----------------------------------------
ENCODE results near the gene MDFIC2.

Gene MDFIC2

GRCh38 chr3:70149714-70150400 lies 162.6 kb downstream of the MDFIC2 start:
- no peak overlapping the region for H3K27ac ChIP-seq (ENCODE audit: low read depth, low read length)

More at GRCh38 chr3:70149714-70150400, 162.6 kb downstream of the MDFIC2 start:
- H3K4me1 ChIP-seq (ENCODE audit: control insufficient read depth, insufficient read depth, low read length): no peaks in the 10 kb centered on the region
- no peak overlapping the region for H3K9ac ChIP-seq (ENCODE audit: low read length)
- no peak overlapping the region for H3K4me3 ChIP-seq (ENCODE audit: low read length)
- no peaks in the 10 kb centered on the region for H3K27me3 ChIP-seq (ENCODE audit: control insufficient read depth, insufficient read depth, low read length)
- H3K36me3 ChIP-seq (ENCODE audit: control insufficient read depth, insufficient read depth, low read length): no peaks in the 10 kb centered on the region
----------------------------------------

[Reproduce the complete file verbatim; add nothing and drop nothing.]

ENCODE results near the gene MDFIC2.

Gene MDFIC2

GRCh38 chr3:70149714-70150400 lies 162.6 kb downstream of the MDFIC2 start:
- no peak overlapping the region for H3K27ac ChIP-seq (ENCODE audit: low read depth, low read length)

More at GRCh38 chr3:70149714-70150400, 162.6 kb downstream of the MDFIC2 start:
- H3K4me1 ChIP-seq (ENCODE audit: control insufficient read depth, insufficient read depth, low read length): no peaks in the 10 kb centered on the region
- no peak overlapping the region for H3K9ac ChIP-seq (ENCODE audit: low read length)
- no peak overlapping the region for H3K4me3 ChIP-seq (ENCODE audit: low read length)
- no peaks in the 10 kb centered on the region for H3K27me3 ChIP-seq (ENCODE audit: control insufficient read depth, insufficient read depth, low read length)
- H3K36me3 ChIP-seq (ENCODE audit: control insufficient read depth, insufficient read depth, low read length): no peaks in the 10 kb centered on the region